A New Racial Disparity in Traffic Fatalities
In 2015, for the first time in nearly forty years, the rate of motor vehicle fatalities for Black Americans exceeded that of white Americans. By 2020, the gap in death rates stood at 34%, accounting for approximately 4,000 excess deaths between 2014 and 2020. This disproportionate increase occurred in nearly all states, in rural as well as urban areas, and was shared by drivers of all ages and genders. We consider a variety of potential explanations for the emerging race gap including race-specific changes in time spent driving, the circumstances of driving, the quality of medical care for crash victims, decreases in other types of mortality, changes in policing, and risky driving behaviors such as speeding, driving without a seat belt and driving while intoxicated. We can rule out many of these factors as important contributors to the race gap, but find evidence for two of them. The first is opportunity: Relative to white Americans, Black Americans are spending more time in vehicles than they have in the past. Changes in time spent driving, while modest, likely explain an important share of the emergent race gap. The second is a relative increase in drug use, manifested by a quadrupling of the rate of overdose deaths among Black Americans after 2014. Increased drug use appears to have resulted in a concomitant increase in fatal crashes involving drivers under the influence of drugs. Finally, we consider whether the emerging race gap is explained by the so-called "Ferguson effect," the idea that police officers have pulled back from enforcement activity in recent years. On the one hand, traffic stops made by police officers do appear to have declined after 2014. However, the decline in traffic stops does not appear to be race-specific and there is little evidence of a broad increase in risky driving behaviors like speeding and driving without a seat belt.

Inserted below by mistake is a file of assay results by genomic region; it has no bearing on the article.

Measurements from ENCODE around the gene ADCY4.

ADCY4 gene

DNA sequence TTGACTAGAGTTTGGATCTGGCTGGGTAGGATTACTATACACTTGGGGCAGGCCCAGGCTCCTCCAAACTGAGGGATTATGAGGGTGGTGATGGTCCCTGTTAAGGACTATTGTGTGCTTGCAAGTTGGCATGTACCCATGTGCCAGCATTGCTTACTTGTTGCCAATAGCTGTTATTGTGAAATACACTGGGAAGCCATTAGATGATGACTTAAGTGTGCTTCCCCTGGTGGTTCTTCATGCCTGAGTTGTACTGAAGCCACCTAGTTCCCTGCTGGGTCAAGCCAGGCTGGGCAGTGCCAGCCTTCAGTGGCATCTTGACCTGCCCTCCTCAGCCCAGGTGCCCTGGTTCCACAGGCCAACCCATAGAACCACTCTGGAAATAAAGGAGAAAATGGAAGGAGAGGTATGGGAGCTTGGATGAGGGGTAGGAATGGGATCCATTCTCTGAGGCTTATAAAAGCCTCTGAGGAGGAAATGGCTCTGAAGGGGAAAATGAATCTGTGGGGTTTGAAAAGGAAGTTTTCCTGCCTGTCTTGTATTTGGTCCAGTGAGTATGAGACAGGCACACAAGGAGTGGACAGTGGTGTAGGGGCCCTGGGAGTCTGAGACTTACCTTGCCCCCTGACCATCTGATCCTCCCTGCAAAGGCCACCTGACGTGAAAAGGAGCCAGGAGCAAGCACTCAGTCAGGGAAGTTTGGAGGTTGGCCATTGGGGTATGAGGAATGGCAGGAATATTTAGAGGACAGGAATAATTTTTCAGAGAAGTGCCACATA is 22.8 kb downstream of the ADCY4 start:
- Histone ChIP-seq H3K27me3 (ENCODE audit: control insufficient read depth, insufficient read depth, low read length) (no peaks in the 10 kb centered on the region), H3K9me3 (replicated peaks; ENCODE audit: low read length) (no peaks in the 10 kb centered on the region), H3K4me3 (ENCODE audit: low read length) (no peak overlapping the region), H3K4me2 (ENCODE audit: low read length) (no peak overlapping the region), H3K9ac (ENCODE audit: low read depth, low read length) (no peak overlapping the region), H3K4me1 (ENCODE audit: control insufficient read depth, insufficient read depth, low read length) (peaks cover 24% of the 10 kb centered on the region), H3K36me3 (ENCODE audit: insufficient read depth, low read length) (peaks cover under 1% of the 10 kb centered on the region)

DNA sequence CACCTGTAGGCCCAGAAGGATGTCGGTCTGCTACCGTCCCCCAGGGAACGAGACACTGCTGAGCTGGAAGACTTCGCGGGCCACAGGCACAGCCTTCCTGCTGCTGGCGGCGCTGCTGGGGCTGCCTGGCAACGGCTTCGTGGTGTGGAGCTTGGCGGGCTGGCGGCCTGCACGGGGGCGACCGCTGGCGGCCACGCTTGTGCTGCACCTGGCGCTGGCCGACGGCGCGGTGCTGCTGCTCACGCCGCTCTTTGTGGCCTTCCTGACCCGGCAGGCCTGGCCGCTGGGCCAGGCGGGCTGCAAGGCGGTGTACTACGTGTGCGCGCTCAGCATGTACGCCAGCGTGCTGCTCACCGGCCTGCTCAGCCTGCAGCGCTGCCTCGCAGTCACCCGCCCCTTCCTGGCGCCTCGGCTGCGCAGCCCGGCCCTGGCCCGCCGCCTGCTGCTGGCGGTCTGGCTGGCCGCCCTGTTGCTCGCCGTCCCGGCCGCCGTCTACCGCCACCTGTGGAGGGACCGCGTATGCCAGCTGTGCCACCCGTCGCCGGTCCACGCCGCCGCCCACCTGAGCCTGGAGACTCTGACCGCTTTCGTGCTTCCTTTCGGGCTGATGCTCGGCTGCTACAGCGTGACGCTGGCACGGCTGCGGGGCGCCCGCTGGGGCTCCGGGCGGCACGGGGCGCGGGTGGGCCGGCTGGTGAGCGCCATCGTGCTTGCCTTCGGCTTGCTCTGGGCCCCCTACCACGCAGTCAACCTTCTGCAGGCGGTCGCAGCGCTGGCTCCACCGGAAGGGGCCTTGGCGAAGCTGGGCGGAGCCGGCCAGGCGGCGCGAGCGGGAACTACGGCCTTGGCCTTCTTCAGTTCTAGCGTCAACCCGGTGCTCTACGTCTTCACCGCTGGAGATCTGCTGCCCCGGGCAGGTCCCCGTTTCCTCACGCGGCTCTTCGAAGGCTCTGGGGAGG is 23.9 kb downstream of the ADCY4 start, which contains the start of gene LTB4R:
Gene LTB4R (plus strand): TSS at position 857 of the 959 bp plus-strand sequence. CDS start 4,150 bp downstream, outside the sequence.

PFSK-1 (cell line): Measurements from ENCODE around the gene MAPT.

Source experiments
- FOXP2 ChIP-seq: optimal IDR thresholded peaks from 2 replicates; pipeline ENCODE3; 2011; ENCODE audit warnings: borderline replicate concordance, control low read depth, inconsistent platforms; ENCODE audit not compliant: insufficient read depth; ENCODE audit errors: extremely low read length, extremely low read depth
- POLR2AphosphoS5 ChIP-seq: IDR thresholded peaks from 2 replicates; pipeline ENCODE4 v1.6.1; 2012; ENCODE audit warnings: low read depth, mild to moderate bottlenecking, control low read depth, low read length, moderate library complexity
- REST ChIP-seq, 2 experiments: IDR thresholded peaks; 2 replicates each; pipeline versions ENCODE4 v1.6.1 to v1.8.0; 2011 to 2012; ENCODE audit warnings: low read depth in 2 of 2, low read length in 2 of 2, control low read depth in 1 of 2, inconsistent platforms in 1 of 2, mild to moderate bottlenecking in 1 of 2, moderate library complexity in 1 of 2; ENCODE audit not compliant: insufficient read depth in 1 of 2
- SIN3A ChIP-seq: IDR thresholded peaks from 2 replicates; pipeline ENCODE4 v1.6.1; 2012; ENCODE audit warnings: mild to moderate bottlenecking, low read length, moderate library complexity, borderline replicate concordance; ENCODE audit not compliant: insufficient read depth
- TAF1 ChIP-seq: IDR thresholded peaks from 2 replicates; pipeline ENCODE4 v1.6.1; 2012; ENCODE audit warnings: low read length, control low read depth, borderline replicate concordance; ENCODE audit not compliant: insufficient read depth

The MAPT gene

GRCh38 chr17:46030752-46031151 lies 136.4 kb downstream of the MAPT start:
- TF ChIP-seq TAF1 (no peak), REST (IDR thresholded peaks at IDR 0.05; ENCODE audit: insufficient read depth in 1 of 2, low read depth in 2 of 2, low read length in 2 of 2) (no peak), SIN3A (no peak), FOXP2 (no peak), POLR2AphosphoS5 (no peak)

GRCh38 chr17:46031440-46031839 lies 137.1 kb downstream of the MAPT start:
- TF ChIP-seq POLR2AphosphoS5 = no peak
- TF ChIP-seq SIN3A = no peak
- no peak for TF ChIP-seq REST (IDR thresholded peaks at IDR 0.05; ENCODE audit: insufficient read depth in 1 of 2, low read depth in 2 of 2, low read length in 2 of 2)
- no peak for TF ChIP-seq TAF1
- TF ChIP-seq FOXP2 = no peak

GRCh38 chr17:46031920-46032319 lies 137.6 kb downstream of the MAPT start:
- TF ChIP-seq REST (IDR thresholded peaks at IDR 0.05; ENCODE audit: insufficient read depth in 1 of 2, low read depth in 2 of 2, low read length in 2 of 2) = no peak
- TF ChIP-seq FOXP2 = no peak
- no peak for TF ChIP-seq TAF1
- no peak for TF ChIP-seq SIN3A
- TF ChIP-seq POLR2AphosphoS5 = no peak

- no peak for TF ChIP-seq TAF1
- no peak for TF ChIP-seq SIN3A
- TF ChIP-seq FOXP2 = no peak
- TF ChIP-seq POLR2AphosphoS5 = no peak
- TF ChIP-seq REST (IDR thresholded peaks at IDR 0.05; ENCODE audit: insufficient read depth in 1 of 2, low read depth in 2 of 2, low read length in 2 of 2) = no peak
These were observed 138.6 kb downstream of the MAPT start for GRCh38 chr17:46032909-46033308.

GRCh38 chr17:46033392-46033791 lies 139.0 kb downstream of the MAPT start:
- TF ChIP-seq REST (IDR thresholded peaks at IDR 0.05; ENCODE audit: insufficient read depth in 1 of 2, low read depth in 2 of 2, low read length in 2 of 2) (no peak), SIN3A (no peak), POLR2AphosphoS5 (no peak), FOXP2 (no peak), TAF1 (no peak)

Neither co-author has any source of funding to acknowledge. The views expressed herein are those of the authors and do not necessarily reflect the views of the National Bureau of Economic Research.